Bishop to be laid to rest

Published 11:14pm Friday, January 11, 2013

Hundreds attended the funeral for the Auxiliary Bishop in Detroit; a Selma native who grew up during years that Selma became famous for — the years of segregation in the South.

Moses Anderson, 84, passed away from a heart attack on New Year’s Eve but the man who oversaw duties in the Archdiocese of Detroit taught others about segregation and caring for the poor through Christ while he walked the Earth.

The Detroit Free Press reported that Anderson’s funeral brought friends to recall how he overcame segregation, poverty and anti-Catholic prejudice while he grew up in Selma. Only three of his classmates out of a class of 2,000 were Catholic. At this same time he was treated as “colored” — so within the region there were two minority strikes against him.

Anderson was born in Selma on Sept. 9, 1928, and attended the Edmundite College of St. Michael’s in Winooski, Vt. And St. Edmund Seminary in Burlington, Vt.

He was ordained as a priest in May of 1958 and in January of 1983 Anderson was ordained by Cardinal Edmund Szoka as an auxiliary bishop for the Archdiocese of Detroit.

Back in Selma, before he was ordained, Anderson collected food from the landfill in Selma in order to help find dinner for his brothers and sisters, his friend Mike Sak told the Detroit Free Press. Sak also told The Press that Anderson’s conversion to Catholicism at age 20, “put some distance between him and his (Baptist) family,” Sak said.

Anderson overcame the prejudice against his faith and race and became the seventh African-American bishop in the U.S.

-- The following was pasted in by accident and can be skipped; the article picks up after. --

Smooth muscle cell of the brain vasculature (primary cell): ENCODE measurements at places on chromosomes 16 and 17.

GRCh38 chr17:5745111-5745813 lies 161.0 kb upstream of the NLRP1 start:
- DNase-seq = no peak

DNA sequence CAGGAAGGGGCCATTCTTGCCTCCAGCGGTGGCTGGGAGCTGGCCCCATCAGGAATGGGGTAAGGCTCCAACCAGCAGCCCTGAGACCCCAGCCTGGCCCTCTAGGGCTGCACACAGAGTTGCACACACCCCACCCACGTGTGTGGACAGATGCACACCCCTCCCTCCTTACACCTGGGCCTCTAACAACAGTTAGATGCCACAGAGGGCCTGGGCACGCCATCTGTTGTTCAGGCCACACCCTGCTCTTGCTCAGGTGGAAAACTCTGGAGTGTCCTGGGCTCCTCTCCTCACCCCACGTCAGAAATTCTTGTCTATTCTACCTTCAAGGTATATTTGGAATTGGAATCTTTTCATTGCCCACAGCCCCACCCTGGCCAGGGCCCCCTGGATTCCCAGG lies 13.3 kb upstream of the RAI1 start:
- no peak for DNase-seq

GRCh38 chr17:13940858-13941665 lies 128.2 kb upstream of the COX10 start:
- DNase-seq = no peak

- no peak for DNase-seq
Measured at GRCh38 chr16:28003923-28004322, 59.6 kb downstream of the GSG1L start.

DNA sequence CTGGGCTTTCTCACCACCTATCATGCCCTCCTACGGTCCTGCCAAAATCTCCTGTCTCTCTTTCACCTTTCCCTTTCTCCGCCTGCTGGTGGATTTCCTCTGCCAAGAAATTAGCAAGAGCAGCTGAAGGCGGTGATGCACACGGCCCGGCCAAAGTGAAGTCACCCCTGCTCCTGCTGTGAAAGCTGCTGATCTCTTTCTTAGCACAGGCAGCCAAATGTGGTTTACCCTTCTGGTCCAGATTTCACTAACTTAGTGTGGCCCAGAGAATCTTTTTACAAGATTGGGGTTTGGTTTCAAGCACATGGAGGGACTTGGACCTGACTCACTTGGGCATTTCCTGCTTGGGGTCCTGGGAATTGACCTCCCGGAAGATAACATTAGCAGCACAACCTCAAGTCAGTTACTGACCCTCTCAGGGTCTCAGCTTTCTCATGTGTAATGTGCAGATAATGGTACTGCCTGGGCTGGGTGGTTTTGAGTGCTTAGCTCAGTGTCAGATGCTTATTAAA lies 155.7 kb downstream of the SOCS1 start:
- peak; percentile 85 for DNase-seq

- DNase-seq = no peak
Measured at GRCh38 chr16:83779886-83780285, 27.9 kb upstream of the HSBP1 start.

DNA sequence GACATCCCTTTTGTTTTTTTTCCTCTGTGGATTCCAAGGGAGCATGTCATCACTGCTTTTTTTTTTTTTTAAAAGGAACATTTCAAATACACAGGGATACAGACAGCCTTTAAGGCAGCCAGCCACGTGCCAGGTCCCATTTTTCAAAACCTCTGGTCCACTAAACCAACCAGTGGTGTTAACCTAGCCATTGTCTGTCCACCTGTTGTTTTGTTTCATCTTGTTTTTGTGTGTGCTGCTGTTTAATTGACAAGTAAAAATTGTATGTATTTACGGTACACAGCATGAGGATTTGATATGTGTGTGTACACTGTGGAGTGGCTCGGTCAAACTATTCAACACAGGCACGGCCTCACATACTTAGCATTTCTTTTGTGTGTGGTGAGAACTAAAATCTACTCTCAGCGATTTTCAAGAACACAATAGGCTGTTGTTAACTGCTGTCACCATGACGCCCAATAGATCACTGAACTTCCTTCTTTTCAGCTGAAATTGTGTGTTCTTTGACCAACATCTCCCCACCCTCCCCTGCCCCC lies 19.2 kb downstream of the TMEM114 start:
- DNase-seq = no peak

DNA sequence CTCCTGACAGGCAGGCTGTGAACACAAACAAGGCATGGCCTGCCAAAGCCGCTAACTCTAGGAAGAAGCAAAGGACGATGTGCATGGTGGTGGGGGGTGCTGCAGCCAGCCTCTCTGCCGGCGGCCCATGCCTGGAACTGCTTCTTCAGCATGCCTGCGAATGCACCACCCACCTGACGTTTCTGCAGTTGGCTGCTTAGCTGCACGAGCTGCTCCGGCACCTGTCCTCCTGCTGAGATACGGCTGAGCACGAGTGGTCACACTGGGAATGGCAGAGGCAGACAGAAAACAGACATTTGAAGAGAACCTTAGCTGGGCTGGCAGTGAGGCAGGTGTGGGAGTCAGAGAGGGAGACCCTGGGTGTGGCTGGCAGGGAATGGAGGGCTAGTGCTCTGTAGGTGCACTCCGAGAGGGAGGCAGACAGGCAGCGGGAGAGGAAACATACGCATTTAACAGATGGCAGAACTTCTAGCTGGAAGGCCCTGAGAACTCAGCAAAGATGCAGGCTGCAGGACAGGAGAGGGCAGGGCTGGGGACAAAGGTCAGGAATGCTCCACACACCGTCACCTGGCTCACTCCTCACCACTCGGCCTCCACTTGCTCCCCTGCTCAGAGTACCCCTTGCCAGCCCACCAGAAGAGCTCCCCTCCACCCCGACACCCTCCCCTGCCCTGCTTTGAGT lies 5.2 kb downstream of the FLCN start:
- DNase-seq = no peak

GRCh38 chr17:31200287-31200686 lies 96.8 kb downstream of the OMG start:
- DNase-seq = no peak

He was known for singing after he delivered his homilies in mass. His duties as auxiliary bishop were to oversee regions within the archdiocese and he was pastor of Precious Blood Parish in Detroit from 1992 until 2001. Many knew Anderson for the work he did in Africa. He visited Ghana and even became a tribal chief.

In addition to his international work efforts, Anderson was a patron of the arts, particularly African-American art which he shared collections with Catholic institutions such as Sacred Heart Major Seminary in Detroit, Madonna University in Livonia and Xavier University in New Orleans.

The Detroit Free Press reported Anderson became a bishop in a city that has the highest percentage of African Americans among major cities in the U.S. Of the Catholics in Detroit, about 4 to 5 percent are African American. The burial service for Bishop Moses Anderson will be on Saturday, Jan. 12 at 11 a.m. in Fairlawn Memory Gardens Cemetery in Selma.

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